Will Mazda offer a 2016 CX-3 with zoom-zoom? - Video
Mazda’s newest vehicle, the 2016 CX-3 subcompact crossover, will share the Kodo “Soul of motion” design that we all associate with the Mazda Zoom-Zoom philosophy. However, early indications are that the CX-3 will not have much Zoom.
2016 Mazda CX-3 Design
Mazda’s new 2016 CX-3 will have the great looks of a CX-5 but in a lower, more compact package. Up front, the style looks all Mazda3. The upright grill and bold look hints at a performance level that will excite. Along the sides, we see a CX-5, but in back the hatch is more vertical than other Mazdas. The exterior certainly looks very Zoom-Zoom. To our eyes, it is the best looking 4-door Mazda has. Our managing editor saw the CX-3 in person at its car-show reveal and described it as “Almost like a Mazda3 5-door on steroids, but in a good way.”
Will 2016 CX-3 Drivetrain Disappoint?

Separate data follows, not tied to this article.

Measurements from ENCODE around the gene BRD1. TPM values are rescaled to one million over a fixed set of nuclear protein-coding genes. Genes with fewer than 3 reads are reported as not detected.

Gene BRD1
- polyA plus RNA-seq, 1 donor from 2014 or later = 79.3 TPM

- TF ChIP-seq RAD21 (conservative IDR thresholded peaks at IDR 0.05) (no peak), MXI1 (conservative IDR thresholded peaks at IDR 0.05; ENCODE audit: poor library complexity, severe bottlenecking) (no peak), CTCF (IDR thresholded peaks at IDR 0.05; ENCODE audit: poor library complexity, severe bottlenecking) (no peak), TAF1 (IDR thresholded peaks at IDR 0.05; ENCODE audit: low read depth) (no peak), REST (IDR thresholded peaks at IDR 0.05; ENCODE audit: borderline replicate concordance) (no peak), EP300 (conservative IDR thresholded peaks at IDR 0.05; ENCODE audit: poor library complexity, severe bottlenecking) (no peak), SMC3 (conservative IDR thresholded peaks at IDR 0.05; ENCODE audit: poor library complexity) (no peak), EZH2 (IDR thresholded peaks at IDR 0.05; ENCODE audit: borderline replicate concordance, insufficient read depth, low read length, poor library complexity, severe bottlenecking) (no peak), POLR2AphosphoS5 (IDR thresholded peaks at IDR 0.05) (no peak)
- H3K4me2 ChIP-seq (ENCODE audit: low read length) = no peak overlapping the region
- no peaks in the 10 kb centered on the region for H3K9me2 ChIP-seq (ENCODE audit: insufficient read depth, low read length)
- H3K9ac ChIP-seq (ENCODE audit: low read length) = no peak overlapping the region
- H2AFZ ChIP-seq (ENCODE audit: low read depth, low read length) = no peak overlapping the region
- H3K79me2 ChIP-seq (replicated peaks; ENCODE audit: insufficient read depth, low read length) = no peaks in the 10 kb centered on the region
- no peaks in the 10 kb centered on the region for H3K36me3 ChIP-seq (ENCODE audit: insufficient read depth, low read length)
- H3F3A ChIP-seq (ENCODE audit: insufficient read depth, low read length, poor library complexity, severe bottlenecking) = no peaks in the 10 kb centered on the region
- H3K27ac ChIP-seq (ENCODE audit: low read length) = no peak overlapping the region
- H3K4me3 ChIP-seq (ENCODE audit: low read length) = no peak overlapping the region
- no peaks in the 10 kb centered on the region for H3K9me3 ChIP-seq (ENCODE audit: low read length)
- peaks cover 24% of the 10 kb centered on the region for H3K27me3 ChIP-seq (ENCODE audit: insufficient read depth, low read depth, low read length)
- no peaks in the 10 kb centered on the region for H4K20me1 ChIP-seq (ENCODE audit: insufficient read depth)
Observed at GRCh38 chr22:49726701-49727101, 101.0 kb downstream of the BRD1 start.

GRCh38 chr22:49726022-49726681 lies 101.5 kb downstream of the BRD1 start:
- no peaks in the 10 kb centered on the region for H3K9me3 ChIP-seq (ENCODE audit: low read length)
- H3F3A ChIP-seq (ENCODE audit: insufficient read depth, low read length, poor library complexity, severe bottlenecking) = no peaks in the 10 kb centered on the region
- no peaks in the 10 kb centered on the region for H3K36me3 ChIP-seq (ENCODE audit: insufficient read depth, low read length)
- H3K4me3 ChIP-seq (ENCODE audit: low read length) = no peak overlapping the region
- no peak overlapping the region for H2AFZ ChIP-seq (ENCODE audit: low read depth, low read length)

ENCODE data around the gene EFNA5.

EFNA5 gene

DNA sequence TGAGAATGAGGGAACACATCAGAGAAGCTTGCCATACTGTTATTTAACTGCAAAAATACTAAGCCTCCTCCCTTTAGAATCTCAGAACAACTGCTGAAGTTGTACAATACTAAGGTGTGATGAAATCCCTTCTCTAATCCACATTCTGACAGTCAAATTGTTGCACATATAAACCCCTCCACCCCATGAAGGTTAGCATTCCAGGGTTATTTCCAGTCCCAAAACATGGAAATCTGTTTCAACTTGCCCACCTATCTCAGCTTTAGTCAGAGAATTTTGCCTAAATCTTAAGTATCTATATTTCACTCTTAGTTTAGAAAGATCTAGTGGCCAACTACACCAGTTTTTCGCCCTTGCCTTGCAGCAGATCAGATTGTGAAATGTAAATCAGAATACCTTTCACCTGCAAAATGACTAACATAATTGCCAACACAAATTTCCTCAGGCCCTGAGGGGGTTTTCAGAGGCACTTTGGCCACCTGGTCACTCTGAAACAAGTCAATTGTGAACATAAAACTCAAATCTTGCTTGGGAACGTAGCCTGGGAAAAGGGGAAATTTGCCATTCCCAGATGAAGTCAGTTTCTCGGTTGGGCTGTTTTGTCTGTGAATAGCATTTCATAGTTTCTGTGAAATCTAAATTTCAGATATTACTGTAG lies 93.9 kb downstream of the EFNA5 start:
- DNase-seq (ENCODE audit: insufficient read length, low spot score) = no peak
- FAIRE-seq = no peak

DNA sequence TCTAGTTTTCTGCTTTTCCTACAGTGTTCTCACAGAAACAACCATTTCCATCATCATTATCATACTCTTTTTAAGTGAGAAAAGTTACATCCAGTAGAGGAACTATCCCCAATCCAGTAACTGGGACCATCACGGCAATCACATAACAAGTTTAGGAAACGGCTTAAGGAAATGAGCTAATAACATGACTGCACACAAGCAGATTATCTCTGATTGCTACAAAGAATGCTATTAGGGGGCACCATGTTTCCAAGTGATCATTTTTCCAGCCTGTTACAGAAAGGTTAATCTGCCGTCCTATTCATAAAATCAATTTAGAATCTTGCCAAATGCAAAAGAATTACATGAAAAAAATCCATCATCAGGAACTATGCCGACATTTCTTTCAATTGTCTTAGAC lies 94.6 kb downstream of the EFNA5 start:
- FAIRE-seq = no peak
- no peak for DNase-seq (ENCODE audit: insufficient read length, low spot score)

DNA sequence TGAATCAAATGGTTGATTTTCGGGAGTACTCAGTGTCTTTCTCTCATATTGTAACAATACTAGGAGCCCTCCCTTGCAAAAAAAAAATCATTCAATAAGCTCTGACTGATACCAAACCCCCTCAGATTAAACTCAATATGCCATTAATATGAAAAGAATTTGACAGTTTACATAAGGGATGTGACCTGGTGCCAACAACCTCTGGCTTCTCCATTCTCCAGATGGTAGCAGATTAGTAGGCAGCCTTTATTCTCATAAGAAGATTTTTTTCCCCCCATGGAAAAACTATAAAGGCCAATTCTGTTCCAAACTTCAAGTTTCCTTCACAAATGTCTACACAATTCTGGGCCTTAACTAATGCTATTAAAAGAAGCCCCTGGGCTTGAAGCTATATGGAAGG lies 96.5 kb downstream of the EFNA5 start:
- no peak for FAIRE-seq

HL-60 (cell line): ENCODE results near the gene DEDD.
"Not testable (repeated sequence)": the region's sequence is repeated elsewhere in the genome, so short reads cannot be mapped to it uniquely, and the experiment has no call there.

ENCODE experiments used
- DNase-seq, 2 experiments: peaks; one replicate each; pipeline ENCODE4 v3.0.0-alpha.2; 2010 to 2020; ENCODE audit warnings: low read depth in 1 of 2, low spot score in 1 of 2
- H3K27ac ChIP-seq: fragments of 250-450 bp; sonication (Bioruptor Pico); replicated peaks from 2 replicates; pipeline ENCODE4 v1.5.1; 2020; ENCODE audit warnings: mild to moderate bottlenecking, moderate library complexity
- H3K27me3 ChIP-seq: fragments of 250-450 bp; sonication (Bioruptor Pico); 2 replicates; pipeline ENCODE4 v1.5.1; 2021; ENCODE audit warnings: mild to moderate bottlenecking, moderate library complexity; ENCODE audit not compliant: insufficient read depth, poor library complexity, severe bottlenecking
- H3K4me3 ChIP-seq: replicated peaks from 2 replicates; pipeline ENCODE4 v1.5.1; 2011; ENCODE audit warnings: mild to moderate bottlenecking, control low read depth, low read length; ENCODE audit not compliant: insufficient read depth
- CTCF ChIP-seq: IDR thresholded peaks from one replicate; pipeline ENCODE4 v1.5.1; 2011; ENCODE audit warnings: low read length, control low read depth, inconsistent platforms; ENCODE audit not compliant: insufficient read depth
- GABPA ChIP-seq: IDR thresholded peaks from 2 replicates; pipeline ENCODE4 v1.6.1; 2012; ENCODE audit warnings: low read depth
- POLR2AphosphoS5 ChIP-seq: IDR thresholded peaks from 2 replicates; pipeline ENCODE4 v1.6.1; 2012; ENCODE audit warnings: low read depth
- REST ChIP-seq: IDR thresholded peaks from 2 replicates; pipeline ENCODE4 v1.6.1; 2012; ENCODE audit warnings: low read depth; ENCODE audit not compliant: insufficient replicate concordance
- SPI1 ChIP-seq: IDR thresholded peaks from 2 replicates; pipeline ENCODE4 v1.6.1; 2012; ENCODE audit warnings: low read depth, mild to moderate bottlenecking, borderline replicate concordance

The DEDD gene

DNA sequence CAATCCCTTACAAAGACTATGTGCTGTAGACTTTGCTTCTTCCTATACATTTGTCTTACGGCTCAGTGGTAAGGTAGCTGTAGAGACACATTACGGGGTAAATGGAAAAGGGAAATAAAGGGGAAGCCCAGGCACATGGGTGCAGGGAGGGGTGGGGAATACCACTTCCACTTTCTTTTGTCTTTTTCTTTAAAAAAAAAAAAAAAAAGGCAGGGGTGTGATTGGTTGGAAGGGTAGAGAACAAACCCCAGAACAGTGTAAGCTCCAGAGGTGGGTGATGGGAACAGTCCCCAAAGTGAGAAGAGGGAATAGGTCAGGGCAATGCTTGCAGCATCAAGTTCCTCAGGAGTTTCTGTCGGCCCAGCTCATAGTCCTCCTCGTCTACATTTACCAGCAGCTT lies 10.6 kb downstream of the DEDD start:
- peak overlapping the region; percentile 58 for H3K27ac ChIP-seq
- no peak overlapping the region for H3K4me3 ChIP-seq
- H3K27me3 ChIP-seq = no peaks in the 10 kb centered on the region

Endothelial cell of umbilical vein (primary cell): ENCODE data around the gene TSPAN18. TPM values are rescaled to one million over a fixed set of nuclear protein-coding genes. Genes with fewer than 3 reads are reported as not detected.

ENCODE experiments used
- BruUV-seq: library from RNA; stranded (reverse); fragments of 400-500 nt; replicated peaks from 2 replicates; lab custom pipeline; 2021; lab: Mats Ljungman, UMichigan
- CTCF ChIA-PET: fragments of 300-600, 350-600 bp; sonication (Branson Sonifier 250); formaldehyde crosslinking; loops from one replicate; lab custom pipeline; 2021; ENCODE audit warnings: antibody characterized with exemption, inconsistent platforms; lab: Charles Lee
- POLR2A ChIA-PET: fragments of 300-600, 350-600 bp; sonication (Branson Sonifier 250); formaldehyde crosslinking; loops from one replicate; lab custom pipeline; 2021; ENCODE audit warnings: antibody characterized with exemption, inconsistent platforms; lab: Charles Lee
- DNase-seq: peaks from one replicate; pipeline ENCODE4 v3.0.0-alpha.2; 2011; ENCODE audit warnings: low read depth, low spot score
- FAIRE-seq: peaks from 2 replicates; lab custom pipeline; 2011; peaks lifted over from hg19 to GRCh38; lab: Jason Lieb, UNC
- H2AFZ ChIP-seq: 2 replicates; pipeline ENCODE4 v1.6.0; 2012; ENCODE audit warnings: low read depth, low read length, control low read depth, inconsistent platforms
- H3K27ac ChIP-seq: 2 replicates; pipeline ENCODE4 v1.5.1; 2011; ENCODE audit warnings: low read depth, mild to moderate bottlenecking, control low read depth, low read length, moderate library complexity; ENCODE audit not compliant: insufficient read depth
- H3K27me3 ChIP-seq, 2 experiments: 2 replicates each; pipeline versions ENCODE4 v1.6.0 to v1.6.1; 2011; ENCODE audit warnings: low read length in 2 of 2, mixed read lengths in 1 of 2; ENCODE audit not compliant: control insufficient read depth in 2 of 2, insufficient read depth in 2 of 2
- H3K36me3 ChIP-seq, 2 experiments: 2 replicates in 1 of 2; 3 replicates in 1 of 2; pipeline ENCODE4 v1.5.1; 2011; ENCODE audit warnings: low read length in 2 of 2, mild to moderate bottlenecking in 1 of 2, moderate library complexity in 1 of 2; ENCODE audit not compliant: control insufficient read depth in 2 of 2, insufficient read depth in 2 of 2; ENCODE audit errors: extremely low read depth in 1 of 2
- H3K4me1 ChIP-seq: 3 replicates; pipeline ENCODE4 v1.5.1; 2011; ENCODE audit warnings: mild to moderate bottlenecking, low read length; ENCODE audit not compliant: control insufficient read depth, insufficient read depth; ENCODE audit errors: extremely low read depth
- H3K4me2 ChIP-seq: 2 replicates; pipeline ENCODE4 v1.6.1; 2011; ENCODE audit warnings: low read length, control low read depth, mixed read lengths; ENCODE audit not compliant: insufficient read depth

Mazda has promised its new CX-3 powertrain “…delivers a powerful and linear driving performance and outstanding environmental performance.” This is a worrisome statement for anyone hoping that the CX-3 will be a quick car and fun to drive. Although promising the car will be powerful, Mazda has, thus far, stated that the engine will only be a 2.0-liter, 4-cylinder engine. Mazda’s current 2.0-liter engine is a marvel of efficiency, but it is not “powerful” by any modern definition. In the Mazda3, the 2.0-liter’s 155 hp is barely enough.
Further concern comes from the fact that the CX-3 will come only with an automatic transmission. Mazda tells us “The CX-3 features an automatic transmission as standard equipment on all trim levels. The SKYACTIV-DRIVE six-speed automatic transmission achieves excellent fuel economy, a direct feel similar to that of a manual transmission and smooth and powerful acceleration.”
We are big fans of Mazda here, and Zoom-Zoom is one of the main reasons for that. Will the new 2016 CX-3 deliver on the Zoom-Zoom promise? We are not so sure.
Mazda’s new 2015 CX-3 is its best looking vehicle – Photos
Main story image courtesy of Patrick Rall